Tuesday, March 5, 2019

focaccia.

I've been thinking a lot about how much this place has evolved since I first started it.  How the concept of a blog has evolved.  Instagram is the new blogging platform as people don't want long-form paragraphs about recipes or fashion or really anything.  They want instant gratification - a picture of a dish, a one liner about what you made, and then, to move-on.  I can't tell if I think that's the better approach or if there is something special about taking the time to craft a couple of sentences (heck a couple of paragraphs) about life and food.   

Does anyone want to read my thoughts?  I don't have much of a following despite doing this for the better part of 7 (!!!) years.  My lofty plans of turning this into some kind of career never really manifested (though unsure if that kind of career would even suit me).  I'm not really even sure why I continue to come back here.  Am I hoping this means something to someone?  Does it mean something to me?  Does it even matter? 

I watched the Salt Fat Acid Heat 4-part special on Netflix and got a longing to travel to Italy and Japan and then a desire to eat a massive wedge of warm focaccia.   This is the recipe from Samin Nosrat's episode on Fat.  The focaccia that emerges from the oven is perfect.   If I ever open a sandwich restaurant, all sandwiches would be served on this.   

Focaccia
Recipe from Salt Fat Acid Heat by Samin Nosrat

For the dough

2½ cups (600 grams) lukewarm water
½ teaspoon active dry yeast
2½ teaspoons (15 grams) honey
5 1/3 cups (800 grams) all-purpose flour
2 tablespoons (18 grams) Diamond Crystal Kosher salt or 1 tablespoon fine sea salt
¼ cup (50 grams) extra-virgin olive oil, plus more for pan and finishing
Flaky salt for finishing


For the brine

1½ teaspoons (5 grams) Diamond Crystal Kosher Salt
⅓ cup (80 grams) lukewarm water

In a medium bowl, stir together water, yeast, and honey to dissolve. In a very large bowl, whisk flour and salt together to combine and then add yeast mixture and olive oil. Stir with a rubber spatula  until just incorporated, then scrape the sides of the bowl clean and cover with plastic wrap. Leave out at room temperature to ferment for 12 to 14 hours until at least doubled in volume.

Spread 2 to 3 tablespoons oil evenly onto a 18-by-13 inch (46-by-33 cm) rimmed baking sheet. When dough is ready, use a spatula or your hand to release it from the sides of the bowl and fold it onto itself gently, then pour out onto pan. Pour an additional 2 tablespoons of olive oil over dough and gently spread across. Gently stretch the dough to the edge of the sheet by placing your hands underneath and pulling outward.  The dough will shrink a bit, so repeat stretching once or twice over the course of 30 minutes to ensure dough remains stretched.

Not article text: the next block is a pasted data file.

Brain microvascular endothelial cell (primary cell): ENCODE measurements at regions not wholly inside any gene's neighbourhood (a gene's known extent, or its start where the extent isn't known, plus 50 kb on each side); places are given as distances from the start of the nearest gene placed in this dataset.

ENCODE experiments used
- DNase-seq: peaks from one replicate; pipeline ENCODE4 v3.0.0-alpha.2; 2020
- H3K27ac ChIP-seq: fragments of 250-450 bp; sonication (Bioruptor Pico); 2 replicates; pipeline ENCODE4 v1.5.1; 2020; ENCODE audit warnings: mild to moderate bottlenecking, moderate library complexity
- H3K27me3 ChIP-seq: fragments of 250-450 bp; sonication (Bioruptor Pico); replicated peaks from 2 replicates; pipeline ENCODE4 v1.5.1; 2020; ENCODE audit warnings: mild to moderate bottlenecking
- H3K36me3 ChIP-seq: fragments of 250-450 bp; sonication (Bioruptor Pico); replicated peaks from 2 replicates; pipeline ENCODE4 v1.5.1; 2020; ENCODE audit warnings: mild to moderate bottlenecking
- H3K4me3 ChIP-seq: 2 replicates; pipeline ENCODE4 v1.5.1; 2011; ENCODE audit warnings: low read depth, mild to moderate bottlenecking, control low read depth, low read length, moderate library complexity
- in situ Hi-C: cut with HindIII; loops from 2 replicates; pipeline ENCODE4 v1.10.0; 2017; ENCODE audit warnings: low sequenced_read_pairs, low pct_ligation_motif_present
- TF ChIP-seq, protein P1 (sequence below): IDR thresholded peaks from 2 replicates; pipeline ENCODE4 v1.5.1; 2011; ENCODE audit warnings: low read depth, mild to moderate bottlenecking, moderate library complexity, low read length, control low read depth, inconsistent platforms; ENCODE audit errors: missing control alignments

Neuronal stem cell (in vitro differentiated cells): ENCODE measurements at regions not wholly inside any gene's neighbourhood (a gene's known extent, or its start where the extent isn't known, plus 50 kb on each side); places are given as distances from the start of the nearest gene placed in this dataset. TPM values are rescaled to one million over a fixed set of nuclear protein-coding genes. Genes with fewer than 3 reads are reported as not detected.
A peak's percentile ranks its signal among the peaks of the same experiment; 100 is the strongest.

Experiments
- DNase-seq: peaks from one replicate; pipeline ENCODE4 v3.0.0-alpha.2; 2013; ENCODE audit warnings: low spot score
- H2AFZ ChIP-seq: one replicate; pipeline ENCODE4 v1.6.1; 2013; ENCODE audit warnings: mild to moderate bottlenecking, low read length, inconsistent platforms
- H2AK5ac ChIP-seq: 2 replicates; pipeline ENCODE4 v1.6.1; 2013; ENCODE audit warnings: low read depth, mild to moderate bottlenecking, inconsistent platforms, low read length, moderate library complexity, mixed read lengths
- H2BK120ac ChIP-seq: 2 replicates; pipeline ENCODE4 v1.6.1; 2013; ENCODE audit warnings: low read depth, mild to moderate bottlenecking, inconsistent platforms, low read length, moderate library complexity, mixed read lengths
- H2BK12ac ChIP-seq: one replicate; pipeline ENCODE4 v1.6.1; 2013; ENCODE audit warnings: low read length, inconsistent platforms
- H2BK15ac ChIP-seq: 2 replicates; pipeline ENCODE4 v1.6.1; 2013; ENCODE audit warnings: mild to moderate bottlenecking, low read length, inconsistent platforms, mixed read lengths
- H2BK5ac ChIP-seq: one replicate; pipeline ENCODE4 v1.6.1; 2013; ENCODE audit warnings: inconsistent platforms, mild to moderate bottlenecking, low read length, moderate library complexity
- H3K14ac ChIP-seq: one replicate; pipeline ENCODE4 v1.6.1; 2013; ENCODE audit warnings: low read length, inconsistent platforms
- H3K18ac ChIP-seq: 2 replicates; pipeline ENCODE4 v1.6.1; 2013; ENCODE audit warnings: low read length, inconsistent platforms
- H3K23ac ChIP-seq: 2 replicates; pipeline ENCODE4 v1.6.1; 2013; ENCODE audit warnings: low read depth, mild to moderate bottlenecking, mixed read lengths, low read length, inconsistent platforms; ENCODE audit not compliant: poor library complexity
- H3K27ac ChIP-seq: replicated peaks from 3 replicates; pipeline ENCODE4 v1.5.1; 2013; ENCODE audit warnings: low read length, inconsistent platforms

Dimple the dough by pressing the pads of your first three fingers in at an angle.  Make the brine by stirring together salt and water until salt is dissolved. Pour the brine over the dough to fill dimples.  Proof focaccia for 45 minutes until the dough is light and bubbly. 

Thirty minutes into this final proof, adjust rack to center position and preheat oven to 450°F (235°C). If you have a baking stone, place it on rack.  Otherwise, invert another sturdy baking sheet and place on rack.  Allow to preheat with the oven until very hot, before proceeding with baking. 

Sprinkle focaccia with flaky salt. Bake for 25 to 30 minutes directly on top of stone or inverted pan until bottom crust is crisp and golden brown when checked with a metal spatula.  To finish browning top crust, place focaccia on upper rack and bake for 5 to 7 minutes more.  

Remove from oven and brush or douse with 2 to 3 tablespoons oil over the whole surface (don’t worry if the olive pools in pockets, it will absorb as it sits). Let cool for 5 minutes, then release focaccia from pan with metal spatula and transfer to a cooling rack to cool completely. 

Serve warm or at room temperature.  

To store, wrap in parchment and then keep in an airtight bag or container to preserve texture. Gently toast or reheat any leftover focaccia before serving. Alternatively, wrap tightly to freeze, then defrost and reheat before serving.

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